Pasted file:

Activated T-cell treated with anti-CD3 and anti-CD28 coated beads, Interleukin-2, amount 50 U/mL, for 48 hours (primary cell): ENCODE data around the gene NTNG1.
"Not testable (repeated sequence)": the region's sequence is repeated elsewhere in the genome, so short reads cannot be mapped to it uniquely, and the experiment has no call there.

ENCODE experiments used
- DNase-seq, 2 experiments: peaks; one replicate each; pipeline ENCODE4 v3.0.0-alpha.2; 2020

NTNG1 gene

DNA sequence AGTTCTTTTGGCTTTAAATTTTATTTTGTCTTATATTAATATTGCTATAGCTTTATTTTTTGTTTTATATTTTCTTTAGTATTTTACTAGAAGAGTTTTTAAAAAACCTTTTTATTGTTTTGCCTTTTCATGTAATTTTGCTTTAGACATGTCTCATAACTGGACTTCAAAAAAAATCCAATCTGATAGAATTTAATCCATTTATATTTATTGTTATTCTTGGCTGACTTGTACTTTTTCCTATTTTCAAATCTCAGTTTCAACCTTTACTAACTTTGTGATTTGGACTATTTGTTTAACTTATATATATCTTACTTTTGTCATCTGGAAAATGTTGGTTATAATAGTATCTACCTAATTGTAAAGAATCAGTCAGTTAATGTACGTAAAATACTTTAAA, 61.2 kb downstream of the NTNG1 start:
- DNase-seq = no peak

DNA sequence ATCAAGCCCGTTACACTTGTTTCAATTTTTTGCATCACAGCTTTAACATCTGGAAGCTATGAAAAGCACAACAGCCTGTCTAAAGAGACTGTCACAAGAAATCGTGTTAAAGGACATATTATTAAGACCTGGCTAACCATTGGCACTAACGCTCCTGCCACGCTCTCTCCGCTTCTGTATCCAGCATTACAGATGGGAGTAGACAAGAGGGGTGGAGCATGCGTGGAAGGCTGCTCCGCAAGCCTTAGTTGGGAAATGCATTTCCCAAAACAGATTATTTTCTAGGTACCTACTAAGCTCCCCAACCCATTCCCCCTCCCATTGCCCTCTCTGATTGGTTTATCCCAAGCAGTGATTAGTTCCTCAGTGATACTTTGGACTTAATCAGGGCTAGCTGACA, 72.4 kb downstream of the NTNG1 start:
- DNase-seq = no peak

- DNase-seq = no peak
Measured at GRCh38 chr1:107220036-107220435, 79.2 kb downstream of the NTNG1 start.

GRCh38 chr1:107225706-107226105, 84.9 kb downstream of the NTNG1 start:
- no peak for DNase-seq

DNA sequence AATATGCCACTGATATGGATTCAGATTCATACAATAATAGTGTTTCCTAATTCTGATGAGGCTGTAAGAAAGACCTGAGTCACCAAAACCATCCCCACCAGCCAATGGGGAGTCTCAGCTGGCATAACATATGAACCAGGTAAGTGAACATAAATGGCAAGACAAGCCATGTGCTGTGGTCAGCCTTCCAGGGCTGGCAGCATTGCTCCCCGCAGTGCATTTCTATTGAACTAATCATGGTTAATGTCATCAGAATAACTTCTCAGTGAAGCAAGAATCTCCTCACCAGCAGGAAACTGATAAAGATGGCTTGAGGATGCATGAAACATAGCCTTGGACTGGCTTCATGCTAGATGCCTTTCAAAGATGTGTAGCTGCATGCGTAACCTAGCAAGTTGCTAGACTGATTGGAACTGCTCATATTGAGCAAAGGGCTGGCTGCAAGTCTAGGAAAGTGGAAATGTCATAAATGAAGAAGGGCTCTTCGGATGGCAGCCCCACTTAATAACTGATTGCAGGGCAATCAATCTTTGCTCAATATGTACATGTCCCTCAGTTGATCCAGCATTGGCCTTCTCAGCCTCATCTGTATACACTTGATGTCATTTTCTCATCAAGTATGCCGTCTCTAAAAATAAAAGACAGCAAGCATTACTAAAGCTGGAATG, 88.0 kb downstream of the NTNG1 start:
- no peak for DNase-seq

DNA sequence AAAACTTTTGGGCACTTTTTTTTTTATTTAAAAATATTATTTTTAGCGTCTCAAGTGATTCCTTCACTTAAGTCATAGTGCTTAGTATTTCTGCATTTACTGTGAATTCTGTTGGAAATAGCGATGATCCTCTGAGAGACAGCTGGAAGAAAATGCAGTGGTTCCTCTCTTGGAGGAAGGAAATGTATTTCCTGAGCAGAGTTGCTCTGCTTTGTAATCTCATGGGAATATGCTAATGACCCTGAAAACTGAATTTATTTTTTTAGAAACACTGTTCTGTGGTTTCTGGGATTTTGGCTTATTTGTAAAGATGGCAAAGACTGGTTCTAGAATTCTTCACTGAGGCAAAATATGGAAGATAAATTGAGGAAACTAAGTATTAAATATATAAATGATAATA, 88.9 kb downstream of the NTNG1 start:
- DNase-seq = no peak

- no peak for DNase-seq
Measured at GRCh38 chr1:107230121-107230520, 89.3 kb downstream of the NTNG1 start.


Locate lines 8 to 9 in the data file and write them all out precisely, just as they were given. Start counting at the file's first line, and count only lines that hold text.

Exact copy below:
DNA sequence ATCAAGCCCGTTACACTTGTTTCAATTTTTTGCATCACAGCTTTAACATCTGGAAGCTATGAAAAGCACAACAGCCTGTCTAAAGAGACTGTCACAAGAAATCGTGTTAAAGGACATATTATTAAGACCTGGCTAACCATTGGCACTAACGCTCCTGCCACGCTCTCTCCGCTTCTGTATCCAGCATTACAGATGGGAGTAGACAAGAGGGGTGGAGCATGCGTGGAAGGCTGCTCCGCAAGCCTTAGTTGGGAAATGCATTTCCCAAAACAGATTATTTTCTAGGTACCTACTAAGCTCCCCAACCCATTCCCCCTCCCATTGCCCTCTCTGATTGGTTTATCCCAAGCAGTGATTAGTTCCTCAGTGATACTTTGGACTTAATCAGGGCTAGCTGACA, 72.4 kb downstream of the NTNG1 start:
- DNase-seq = no peak